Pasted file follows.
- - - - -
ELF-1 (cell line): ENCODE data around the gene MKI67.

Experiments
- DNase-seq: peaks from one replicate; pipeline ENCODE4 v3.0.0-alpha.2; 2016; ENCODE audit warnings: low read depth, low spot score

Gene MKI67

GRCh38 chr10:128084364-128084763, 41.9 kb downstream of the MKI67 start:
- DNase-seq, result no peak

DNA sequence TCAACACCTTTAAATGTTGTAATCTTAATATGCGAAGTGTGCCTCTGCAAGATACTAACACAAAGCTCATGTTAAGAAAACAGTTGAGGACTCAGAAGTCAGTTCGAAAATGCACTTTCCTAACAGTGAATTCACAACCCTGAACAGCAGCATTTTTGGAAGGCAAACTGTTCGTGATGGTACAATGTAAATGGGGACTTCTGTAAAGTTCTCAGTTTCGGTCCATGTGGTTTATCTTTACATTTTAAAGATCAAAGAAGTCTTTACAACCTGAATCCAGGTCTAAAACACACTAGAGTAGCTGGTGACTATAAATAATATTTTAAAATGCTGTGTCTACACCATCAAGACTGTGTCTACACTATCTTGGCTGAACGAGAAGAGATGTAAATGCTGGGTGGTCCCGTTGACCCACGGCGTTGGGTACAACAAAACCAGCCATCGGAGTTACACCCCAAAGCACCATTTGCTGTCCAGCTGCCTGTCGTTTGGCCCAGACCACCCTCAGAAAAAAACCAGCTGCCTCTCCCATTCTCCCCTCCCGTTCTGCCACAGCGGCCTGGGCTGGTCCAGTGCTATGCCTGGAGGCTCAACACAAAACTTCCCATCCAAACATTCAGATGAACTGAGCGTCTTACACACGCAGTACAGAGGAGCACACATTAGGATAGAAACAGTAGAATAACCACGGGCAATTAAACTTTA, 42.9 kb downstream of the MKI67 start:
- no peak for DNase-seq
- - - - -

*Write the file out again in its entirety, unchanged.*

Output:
ELF-1 (cell line): ENCODE data around the gene MKI67.

Experiments
- DNase-seq: peaks from one replicate; pipeline ENCODE4 v3.0.0-alpha.2; 2016; ENCODE audit warnings: low read depth, low spot score

Gene MKI67

GRCh38 chr10:128084364-128084763, 41.9 kb downstream of the MKI67 start:
- DNase-seq, result no peak

DNA sequence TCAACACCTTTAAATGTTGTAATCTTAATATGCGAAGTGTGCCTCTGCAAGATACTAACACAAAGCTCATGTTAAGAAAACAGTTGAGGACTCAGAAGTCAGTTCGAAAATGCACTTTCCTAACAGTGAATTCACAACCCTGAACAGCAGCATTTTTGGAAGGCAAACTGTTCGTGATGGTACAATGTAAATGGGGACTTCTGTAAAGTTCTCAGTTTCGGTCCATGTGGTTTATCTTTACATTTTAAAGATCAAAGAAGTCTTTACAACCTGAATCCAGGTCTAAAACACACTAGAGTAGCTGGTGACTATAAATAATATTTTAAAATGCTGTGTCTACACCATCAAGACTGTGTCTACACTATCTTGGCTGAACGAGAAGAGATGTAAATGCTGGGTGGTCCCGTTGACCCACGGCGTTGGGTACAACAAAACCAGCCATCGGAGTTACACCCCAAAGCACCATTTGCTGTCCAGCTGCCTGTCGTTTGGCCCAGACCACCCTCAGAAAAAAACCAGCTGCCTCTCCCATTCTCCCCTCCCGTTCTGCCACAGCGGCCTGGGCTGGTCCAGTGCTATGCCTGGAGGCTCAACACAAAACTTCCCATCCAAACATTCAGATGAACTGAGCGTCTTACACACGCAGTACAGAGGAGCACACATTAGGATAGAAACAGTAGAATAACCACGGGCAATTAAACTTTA, 42.9 kb downstream of the MKI67 start:
- no peak for DNase-seq